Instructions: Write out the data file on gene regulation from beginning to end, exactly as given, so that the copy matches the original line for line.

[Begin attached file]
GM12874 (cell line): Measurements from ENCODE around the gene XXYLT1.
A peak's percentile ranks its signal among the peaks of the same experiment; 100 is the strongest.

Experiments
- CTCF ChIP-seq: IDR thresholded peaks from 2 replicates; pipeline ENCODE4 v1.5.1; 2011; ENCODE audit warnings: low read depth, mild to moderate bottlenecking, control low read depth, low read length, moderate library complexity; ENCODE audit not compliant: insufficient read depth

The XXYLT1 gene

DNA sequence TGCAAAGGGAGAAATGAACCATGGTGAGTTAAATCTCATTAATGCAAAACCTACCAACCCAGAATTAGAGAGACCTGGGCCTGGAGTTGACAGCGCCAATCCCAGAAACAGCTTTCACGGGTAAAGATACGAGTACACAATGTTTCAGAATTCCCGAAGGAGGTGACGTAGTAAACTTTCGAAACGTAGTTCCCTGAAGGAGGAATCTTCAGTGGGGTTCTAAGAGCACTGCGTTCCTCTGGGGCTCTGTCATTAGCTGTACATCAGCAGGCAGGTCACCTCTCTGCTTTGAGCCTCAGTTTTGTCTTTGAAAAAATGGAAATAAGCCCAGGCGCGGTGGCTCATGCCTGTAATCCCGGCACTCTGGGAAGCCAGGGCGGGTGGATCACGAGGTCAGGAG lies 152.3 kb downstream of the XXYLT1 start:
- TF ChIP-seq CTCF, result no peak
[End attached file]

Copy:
GM12874 (cell line): Measurements from ENCODE around the gene XXYLT1.
A peak's percentile ranks its signal among the peaks of the same experiment; 100 is the strongest.

Experiments
- CTCF ChIP-seq: IDR thresholded peaks from 2 replicates; pipeline ENCODE4 v1.5.1; 2011; ENCODE audit warnings: low read depth, mild to moderate bottlenecking, control low read depth, low read length, moderate library complexity; ENCODE audit not compliant: insufficient read depth

The XXYLT1 gene

DNA sequence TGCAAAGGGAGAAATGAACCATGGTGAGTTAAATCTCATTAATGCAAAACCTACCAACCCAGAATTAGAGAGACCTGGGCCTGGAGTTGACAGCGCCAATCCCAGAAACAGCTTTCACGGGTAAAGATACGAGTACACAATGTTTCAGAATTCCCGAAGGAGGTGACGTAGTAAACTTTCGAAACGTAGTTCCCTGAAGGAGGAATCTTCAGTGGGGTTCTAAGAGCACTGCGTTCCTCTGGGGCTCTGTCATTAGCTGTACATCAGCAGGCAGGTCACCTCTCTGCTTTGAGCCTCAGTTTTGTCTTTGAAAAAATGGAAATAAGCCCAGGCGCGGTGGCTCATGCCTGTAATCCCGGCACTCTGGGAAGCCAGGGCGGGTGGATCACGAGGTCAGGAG lies 152.3 kb downstream of the XXYLT1 start:
- TF ChIP-seq CTCF, result no peak